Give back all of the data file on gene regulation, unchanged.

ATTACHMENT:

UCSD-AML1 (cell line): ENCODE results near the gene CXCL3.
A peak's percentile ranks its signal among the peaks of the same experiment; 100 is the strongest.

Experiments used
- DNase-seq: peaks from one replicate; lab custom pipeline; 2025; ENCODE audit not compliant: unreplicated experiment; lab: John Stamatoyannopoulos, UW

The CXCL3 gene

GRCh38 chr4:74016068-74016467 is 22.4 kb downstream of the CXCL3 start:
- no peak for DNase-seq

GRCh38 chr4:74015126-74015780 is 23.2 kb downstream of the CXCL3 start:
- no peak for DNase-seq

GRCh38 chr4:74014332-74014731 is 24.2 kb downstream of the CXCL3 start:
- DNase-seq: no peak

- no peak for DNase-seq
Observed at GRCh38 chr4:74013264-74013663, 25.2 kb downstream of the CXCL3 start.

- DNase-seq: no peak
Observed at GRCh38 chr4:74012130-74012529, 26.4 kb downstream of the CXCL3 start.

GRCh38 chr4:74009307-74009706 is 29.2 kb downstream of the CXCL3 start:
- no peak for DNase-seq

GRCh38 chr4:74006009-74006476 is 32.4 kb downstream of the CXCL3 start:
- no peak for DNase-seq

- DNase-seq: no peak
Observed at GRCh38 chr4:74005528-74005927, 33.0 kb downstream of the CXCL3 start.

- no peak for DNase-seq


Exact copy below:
UCSD-AML1 (cell line): ENCODE results near the gene CXCL3.
A peak's percentile ranks its signal among the peaks of the same experiment; 100 is the strongest.

Experiments used
- DNase-seq: peaks from one replicate; lab custom pipeline; 2025; ENCODE audit not compliant: unreplicated experiment; lab: John Stamatoyannopoulos, UW

The CXCL3 gene

GRCh38 chr4:74016068-74016467 is 22.4 kb downstream of the CXCL3 start:
- no peak for DNase-seq

GRCh38 chr4:74015126-74015780 is 23.2 kb downstream of the CXCL3 start:
- no peak for DNase-seq

GRCh38 chr4:74014332-74014731 is 24.2 kb downstream of the CXCL3 start:
- DNase-seq: no peak

- no peak for DNase-seq
Observed at GRCh38 chr4:74013264-74013663, 25.2 kb downstream of the CXCL3 start.

- DNase-seq: no peak
Observed at GRCh38 chr4:74012130-74012529, 26.4 kb downstream of the CXCL3 start.

GRCh38 chr4:74009307-74009706 is 29.2 kb downstream of the CXCL3 start:
- no peak for DNase-seq

GRCh38 chr4:74006009-74006476 is 32.4 kb downstream of the CXCL3 start:
- no peak for DNase-seq

- DNase-seq: no peak
Observed at GRCh38 chr4:74005528-74005927, 33.0 kb downstream of the CXCL3 start.

- no peak for DNase-seq